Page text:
In all three wings of the claustrum the main rooms were created on the second floor, a few meters above ground level, above the ground floor partially sunk into the ground. Communication between these levels was provided by cloisters, while staircases led to the third, highest floor, located above all wings. The eastern wing of the monastery on the main floor was occupied by three rooms: a sacristy in the north, a chapter house in the middle and perhaps a parlour in the south. Above, there was probably a dormitory room, directly connected to the church to enable the monks to quickly go to night and morning services. Most of the southern wing was filled by a three-bay refectory, while the western wing contained utility and residential rooms intended for lay brothers. Both wings were connected in the corner by a chapel, located in the oldest part of the abbey.
The entrance to the compact, strictly closed complex of the claustrum was located next to the church in the western wing. Unusually, it was closed with a portcullis. When, in the 15th century, the above-mentioned four-sided gate tower was added on the north-west side, adjoining the church in one of its corners, it housed a system of drawbridges, spanning on both sides over a ditch dug in the northern courtyard. In the northern wall of the tower there were two drawbridges, one for pedestrians and one for carriages. The third drawbridge was placed in the eastern wall of the tower. It probably served to provide pedestrian access to the cemetery, which was separated from the northern courtyard by some form of fence. The northern courtyard was accessed by a gate complex in the north-eastern corner, consisting of a gatehouse protruding towards the northern moat and a building sandwiched between the northern courtyard and the moat in front of the eastern courtyard.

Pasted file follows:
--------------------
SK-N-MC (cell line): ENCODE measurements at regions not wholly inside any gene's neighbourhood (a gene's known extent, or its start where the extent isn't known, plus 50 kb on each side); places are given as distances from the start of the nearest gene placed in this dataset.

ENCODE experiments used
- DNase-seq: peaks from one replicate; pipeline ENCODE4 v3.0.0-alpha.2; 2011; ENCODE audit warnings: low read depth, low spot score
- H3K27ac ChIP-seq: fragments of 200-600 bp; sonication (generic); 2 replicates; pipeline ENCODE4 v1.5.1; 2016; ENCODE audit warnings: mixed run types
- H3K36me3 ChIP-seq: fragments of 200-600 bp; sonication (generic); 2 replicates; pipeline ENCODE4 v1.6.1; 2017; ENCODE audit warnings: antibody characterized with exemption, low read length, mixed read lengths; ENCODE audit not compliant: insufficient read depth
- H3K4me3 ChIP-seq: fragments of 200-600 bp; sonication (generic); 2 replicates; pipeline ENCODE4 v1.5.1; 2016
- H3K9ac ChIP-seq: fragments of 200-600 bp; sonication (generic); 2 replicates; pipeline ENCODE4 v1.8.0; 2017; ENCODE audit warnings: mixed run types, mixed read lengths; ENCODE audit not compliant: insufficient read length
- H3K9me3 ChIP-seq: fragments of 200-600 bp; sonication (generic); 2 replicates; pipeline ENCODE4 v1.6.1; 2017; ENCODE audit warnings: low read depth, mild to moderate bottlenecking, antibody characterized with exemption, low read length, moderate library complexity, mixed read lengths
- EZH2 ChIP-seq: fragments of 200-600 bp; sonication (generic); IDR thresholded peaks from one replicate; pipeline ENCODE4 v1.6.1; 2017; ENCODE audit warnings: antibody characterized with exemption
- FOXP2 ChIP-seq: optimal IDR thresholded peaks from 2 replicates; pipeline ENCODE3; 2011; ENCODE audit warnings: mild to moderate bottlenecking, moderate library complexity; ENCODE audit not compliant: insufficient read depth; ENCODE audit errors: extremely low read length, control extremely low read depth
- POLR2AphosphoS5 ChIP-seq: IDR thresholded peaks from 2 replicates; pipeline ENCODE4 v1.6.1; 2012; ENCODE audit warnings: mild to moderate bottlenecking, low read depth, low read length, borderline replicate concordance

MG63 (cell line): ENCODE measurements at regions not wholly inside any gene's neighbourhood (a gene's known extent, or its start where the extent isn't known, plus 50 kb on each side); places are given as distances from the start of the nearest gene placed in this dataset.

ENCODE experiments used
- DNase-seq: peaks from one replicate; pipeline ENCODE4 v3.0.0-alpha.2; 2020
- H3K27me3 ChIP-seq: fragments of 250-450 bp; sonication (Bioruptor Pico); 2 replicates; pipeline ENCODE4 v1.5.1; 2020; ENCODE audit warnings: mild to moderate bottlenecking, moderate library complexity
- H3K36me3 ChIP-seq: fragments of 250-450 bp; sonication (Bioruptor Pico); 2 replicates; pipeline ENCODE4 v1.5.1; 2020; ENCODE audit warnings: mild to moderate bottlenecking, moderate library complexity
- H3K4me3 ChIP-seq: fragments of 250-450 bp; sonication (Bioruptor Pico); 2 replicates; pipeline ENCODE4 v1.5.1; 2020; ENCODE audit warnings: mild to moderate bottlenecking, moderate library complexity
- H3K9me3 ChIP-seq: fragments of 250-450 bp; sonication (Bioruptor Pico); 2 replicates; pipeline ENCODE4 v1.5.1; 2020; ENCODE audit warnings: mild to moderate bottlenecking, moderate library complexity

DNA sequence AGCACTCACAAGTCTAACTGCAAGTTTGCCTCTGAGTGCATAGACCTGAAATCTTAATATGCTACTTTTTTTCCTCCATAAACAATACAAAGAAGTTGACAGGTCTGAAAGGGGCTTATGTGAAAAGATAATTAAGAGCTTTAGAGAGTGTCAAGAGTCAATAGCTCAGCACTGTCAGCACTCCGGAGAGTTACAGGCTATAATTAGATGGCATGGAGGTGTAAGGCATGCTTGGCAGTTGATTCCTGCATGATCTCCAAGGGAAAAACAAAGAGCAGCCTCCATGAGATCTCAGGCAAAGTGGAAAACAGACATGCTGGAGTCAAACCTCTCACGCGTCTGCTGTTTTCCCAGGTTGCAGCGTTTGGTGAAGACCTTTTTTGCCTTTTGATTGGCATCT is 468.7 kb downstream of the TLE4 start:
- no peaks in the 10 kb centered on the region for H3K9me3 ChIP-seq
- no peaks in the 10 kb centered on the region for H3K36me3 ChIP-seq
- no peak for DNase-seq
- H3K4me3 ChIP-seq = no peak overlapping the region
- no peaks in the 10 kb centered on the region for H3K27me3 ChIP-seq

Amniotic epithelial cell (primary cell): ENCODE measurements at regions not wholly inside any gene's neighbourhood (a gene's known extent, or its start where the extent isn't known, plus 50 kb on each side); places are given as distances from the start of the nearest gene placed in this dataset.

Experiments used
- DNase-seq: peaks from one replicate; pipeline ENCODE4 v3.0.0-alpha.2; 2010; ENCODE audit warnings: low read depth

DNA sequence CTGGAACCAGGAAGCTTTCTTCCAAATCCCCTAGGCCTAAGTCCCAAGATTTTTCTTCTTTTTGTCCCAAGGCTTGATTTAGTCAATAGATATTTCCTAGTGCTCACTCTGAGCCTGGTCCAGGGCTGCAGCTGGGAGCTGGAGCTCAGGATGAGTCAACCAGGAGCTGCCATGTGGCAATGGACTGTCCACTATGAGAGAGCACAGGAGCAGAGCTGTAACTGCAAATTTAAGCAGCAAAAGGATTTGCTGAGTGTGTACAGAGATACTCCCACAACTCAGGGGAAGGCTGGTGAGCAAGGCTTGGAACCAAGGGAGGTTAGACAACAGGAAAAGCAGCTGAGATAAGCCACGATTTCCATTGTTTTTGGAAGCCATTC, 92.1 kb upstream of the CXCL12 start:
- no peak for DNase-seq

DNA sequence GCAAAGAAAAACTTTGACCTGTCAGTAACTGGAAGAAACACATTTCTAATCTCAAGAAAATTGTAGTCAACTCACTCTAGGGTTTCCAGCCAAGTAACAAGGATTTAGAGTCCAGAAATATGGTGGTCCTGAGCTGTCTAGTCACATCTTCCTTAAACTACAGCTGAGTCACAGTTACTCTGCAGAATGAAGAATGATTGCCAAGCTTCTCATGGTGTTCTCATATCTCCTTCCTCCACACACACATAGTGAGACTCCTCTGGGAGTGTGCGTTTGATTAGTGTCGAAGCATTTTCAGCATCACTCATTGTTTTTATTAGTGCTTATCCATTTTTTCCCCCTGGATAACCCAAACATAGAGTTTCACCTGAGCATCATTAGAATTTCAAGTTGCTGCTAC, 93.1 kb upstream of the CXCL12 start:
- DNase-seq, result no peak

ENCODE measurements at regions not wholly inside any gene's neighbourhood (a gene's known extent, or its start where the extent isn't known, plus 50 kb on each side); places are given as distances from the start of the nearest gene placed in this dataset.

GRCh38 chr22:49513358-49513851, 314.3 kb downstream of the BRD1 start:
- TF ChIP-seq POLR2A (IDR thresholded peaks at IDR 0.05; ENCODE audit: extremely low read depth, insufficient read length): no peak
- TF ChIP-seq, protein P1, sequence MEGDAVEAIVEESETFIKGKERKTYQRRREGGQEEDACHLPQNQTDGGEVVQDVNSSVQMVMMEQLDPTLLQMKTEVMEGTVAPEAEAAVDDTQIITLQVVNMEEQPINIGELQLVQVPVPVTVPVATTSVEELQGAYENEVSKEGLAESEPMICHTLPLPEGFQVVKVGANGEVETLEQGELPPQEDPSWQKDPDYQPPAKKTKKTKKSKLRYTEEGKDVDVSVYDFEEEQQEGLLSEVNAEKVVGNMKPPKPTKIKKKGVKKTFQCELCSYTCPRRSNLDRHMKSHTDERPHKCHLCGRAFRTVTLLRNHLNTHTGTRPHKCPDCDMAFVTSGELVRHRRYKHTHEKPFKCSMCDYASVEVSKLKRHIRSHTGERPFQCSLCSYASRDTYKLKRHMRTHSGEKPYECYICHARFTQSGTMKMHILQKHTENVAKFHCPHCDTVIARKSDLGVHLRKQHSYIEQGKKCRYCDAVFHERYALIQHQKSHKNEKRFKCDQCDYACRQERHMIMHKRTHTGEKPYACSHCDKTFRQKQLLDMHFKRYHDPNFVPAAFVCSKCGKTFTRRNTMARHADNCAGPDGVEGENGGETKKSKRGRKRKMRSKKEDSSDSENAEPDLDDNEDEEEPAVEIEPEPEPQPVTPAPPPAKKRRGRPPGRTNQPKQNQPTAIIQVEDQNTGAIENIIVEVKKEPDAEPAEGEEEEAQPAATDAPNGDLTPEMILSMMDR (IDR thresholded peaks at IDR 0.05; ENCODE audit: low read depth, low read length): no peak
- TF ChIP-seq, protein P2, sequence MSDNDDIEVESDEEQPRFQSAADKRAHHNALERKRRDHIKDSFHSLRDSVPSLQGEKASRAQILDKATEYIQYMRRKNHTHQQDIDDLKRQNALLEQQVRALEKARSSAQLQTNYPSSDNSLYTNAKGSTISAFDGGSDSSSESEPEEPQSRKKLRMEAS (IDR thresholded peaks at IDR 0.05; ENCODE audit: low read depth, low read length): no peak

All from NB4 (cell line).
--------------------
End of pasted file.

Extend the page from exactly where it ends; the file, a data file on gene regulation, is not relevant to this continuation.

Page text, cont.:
Current state

   The monastery complex in Padise is the best preserved medieval, fortified monastery in the area of Livonia. It is also a very interesting example of the sacraland defensive architecture of a religious order, other than the Teutonic Knights. The entire north-eastern part of the monastery has been preserved with the most important rooms: a chapter house, a sacristy, and above all a church with underground with Gothic vaults. Unfortunately, the south-western part was destroyed during the Livonian War. The ruined parts of the corner quadrilateral tower, gate tower, western and southern wings and the walls of the western courtyard are subject to gradual revitalization works.

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Borowski T., Miasta, zamki i klasztory. Inflanty, Warszawa 2010.
Kadakas V., Archaeological studies in Padise monastery, „Archeological fieldwork in Estonia 2011”, Tallinn 2012.
Kadakas V., Ööbik P., Reppo M., Archaeological studies in the Cistercian monastic complex in Padise, „Archeological fieldwork in Estonia 2019”, Tallinn 2020.
Tuulse A., Die Burgen in Estland und Lettland, Dorpat 1942.